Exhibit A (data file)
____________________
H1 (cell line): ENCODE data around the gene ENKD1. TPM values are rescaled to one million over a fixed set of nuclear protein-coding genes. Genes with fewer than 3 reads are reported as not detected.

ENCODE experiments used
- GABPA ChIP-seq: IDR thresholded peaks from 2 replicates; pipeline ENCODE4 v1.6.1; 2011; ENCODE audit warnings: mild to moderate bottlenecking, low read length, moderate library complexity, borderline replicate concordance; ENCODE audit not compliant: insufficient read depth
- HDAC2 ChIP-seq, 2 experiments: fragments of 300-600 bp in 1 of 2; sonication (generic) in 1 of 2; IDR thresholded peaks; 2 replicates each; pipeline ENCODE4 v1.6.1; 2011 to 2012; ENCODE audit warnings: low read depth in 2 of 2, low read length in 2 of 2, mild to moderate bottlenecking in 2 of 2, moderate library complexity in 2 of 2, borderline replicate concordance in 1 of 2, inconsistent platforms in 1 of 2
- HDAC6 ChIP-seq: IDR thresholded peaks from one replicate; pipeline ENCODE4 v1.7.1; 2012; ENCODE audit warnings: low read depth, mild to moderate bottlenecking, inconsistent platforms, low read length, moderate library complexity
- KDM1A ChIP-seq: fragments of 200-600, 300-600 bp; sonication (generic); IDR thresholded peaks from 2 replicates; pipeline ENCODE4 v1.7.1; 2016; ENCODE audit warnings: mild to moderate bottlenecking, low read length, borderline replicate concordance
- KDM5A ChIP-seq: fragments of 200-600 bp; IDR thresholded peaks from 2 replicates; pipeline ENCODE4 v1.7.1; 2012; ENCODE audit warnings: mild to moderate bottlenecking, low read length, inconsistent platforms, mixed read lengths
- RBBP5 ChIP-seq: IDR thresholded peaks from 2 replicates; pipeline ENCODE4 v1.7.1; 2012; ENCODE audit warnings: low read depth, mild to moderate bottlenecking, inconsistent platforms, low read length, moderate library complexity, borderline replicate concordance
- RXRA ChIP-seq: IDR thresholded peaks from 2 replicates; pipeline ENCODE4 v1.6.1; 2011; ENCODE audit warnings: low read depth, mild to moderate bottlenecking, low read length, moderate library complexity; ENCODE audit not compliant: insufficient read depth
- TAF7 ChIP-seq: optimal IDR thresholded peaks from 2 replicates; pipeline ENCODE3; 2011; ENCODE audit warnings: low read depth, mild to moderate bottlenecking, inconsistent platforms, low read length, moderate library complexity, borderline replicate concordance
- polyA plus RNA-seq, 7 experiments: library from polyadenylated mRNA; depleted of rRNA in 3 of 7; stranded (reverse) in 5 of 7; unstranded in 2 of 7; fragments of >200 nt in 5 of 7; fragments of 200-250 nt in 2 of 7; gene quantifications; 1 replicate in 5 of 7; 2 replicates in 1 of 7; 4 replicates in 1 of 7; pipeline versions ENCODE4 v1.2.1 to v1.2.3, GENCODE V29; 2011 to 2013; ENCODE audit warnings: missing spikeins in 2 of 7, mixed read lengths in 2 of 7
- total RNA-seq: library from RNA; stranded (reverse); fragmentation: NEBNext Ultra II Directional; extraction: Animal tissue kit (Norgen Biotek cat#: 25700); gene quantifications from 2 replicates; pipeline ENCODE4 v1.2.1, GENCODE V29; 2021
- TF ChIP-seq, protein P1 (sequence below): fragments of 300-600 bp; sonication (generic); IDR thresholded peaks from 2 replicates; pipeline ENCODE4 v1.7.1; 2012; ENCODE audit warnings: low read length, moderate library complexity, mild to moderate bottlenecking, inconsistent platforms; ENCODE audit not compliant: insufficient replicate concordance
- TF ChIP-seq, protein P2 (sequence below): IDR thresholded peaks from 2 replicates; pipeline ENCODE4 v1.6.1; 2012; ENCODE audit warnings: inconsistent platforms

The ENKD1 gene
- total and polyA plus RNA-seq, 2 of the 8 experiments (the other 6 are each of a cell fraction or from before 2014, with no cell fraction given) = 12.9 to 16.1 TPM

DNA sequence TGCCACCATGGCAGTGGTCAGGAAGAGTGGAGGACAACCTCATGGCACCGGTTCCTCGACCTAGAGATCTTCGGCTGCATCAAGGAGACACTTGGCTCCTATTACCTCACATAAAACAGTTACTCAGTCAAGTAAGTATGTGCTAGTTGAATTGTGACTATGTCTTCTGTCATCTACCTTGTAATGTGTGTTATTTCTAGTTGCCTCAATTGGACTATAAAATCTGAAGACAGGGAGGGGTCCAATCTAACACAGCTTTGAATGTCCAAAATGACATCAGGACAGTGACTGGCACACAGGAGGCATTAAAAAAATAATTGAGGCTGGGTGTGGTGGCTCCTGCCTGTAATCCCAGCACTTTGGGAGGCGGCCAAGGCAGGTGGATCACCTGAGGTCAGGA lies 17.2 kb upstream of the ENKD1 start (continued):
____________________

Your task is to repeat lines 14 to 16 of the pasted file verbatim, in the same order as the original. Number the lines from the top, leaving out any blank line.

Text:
- TF ChIP-seq, protein P2 (sequence below): IDR thresholded peaks from 2 replicates; pipeline ENCODE4 v1.6.1; 2012; ENCODE audit warnings: inconsistent platforms

The ENKD1 gene
- total and polyA plus RNA-seq, 2 of the 8 experiments (the other 6 are each of a cell fraction or from before 2014, with no cell fraction given) = 12.9 to 16.1 TPM